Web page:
If you couldn’t tell from my Copenhagen trip post, I’m a little bit obsessed with the Danish city. Not only is it completely gorgeous with fantastic museums and good food, the coffee there is top-notch. When planning a trip to most cities, it behoves you to look for some café addresses before you go to ensure that you won’t be served a cup of aromatic soot. With Copenhagen, however, you’ll find a decent cup almost anywhere.
I didn’t take my own advice and sank quite a few hours searching for brilliant coffee in Copey (as my mother has taken to calling the city). Everyone pointed me in the direction of The Coffee Collective. After that, however, the must-visits seemed to be up for grabs. So I grabbed a few of my own.
The first thing I did in Copenhagen, after finding my mother in the hotel, was go out to get coffee. We found Estate Coffee on our way to somewhere else and, hungry for caffeine, stopped in for a cortado, a cappuccino and some bread with a slice of Danish cheese. Both drinks came with squares of valrhona chocolate on the side; always a welcome touch. My cortado was good, nothing to knock you over the head, but solid. My mother liked her cappuccino, but did complain about not being able to taste the coffee enough. For just stumbling onto the café, we agreed that it was a good omen for even better coffee to come once we searched it out.
On Saturday morning we went to Democratic Coffee, near Copenhagen University. We “split” a cortado and a pour-over. While the pour-over was very good, the cortado definitely stole the show. There was the perfect balance between rich, berry-like coffee and sweet, creamy milk. The pour-over was similarly berry-like and sweet. My mother added a bit of milk, which even I have to admit was nice with this coffee. We both loved sitting in the window, watching the people of Copenhagen go about their Saturday routine.
There was no way I could spend our afternoon trip in Malmö without trying some Swedish coffee. We walked across the small city to a gorgeous, bustling café, Solde, and got a cortado and cappuccino from an extremely Swedish-looking barista. These coffees were some of the best ones that I’ve ever had. Perhaps it was the gorgeous Swedish afternoon, the cool but not crafted interior or just really great coffee, but I loved that cup. It was definitely a lighter, brighter coffee than you find in most American cafes and wasn’t muddled by the milk. We also got a lemon/vanilla croissant to split. My mother loved it, while I preferred the crispy ends to the creamy filling.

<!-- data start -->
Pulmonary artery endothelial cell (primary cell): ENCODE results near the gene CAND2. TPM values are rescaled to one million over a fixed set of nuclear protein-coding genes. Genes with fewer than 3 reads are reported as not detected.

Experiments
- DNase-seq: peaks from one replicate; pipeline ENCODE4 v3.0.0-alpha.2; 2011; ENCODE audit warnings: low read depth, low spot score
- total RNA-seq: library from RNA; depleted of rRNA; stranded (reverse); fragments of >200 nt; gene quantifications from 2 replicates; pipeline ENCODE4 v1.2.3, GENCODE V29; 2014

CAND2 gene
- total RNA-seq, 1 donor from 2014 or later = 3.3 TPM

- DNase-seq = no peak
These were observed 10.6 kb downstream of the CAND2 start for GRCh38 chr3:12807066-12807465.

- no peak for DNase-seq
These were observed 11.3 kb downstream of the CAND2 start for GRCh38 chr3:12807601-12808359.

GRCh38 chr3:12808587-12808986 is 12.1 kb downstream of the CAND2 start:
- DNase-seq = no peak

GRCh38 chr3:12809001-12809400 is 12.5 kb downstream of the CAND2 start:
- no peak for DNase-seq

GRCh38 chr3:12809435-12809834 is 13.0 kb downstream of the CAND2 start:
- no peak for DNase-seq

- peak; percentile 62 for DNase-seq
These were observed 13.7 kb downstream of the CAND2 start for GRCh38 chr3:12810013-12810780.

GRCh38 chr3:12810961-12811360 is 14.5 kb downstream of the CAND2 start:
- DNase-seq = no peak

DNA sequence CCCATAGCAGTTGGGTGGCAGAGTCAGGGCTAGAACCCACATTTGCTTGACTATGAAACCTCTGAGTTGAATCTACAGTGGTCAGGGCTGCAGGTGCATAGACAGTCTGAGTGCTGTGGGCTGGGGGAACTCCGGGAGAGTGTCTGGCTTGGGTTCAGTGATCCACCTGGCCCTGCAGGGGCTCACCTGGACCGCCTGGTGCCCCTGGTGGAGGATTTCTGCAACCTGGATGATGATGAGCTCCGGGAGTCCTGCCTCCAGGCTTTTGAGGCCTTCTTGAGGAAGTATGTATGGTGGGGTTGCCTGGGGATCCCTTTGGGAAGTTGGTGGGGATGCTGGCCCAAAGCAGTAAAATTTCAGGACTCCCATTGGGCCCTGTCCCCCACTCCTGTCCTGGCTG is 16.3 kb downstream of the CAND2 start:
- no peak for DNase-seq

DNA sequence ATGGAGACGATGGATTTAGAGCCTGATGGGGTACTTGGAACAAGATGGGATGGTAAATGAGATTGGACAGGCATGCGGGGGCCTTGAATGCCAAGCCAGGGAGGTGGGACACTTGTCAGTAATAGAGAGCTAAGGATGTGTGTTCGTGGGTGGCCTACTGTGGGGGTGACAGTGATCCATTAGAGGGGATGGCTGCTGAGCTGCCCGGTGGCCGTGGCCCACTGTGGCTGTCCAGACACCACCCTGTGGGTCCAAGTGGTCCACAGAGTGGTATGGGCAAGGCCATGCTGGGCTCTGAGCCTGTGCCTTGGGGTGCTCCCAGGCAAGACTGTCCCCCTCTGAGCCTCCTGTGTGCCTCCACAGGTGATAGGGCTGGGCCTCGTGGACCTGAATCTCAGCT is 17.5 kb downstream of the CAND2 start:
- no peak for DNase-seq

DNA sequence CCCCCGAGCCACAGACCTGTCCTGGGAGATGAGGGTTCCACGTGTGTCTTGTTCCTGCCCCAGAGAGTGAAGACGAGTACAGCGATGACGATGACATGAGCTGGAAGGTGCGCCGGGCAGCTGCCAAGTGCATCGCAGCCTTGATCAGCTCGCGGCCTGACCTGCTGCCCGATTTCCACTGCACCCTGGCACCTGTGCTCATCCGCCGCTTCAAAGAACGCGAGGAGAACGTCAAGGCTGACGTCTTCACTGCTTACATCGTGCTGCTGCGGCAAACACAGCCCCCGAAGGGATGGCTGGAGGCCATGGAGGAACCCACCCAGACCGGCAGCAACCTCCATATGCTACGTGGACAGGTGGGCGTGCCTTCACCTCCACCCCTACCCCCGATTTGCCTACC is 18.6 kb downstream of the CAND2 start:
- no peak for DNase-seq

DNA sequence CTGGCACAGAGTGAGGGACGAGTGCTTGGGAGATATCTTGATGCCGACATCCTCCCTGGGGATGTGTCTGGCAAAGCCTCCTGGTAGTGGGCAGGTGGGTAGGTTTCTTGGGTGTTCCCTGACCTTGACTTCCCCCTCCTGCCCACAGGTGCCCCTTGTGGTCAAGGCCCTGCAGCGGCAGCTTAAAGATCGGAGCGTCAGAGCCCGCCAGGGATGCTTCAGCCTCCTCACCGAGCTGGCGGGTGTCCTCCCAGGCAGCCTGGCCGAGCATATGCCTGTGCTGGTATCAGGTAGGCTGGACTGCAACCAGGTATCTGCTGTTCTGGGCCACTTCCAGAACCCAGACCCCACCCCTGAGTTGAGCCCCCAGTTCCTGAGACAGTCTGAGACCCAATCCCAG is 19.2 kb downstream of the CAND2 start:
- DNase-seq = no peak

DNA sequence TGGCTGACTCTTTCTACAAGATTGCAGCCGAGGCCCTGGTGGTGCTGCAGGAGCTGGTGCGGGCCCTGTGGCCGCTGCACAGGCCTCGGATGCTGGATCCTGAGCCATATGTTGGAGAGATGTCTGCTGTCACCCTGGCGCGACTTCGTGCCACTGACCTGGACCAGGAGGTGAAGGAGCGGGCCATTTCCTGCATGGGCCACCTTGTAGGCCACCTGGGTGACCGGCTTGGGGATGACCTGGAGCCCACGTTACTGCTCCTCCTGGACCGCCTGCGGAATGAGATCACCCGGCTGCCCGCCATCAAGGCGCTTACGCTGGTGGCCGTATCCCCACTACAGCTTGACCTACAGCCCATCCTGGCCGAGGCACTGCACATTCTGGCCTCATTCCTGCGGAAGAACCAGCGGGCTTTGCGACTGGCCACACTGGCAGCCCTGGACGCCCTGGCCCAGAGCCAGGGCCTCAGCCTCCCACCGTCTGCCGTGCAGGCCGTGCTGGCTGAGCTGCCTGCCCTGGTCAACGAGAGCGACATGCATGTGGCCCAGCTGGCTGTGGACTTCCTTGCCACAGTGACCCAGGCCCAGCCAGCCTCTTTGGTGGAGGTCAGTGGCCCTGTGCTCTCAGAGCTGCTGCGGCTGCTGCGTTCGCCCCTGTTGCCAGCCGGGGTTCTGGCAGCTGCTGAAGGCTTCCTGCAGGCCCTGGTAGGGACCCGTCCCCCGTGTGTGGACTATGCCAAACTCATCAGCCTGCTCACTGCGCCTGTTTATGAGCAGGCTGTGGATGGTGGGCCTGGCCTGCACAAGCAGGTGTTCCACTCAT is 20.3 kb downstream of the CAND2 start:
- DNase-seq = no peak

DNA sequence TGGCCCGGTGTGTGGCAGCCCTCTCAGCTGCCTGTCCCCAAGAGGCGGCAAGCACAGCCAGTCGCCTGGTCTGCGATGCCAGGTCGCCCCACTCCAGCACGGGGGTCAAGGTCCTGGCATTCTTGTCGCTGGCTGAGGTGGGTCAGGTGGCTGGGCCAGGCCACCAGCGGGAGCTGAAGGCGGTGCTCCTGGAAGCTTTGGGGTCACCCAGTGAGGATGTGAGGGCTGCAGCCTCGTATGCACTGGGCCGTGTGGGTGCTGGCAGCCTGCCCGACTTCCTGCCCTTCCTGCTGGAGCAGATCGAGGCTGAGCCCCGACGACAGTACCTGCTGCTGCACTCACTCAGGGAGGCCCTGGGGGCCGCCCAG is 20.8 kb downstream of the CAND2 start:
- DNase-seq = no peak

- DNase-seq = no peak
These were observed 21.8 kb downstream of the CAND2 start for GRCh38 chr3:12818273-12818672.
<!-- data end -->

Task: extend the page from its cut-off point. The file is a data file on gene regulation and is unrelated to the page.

The first stop on my birthday tour, after brunch at Lyst, was The Coffee Collective. Although we enjoyed sitting outside while drinking our coffee, the café itself has got to be one of the coolest that I’ve ever seen. There was no distinction between bar/behind the bar/seating area. The espresso machine was pushed up against one wall, there was a roaster in the corner and a couple small tables near the windows. The Coffee Collective is a quintessential third-wave café. While I really enjoyed this coffee, it wasn’t quite as spectacular as some of the other ones I had. I can’t really tell you why I didn’t love it. Perhaps it was partly because all of the other ones I had drunk were beyond. It was fantastic, definitely go, but I would recommend getting an espresso or pour over instead of a cortado. You want to taste the coffee here and you just can’t enough in a cortado.
In the afternoon, when both my mother and I were beginning to weary, we stopped at The Coffee Factory. Oh my gosh, I loved this cortado. It was rich, creamy and satisfying. Sometimes I feel like coffee can satisfy like a meal and this was definitely one of those cups. My mother got an Americano, which, although she liked, we both agreed wasn’t quite as earth-shatteringly amazing as the cortado. It was a total surprise to find such good coffee here and I definitely recommend a trip to anyone in Copenhagen. The central location is just a bonus.
On my final day, I decided to head to Riccos Coffee Bar, not because I heard the coffee was supposed to be particularly great, but rather because it seemed to be a quintessential Copenhagen hang out. I’d say I was right. I went to the location near the university, got a cortado and hung out around all the students working on group projects and talking in a mix of Danish and English. The cortado was good, definitely better than what you’d find at a comparable place in New York, like say Think Coffee. It wasn’t the best cup in Copenhagen, but the atmosphere more than made up for it.
I had such a fun time exploring coffee in Copenhagen. Since Scandinavians consume so much coffee, they’re pretty good at making it consistently well. From the ability to be able to find a cortado everywhere, to the flavor profile, I already feel like I left a bit of my coffee heart in Copenhagen. It’s a true must-visit for any coffee fanatic!
Do you have a favorite city in which to find a good cup of coffee?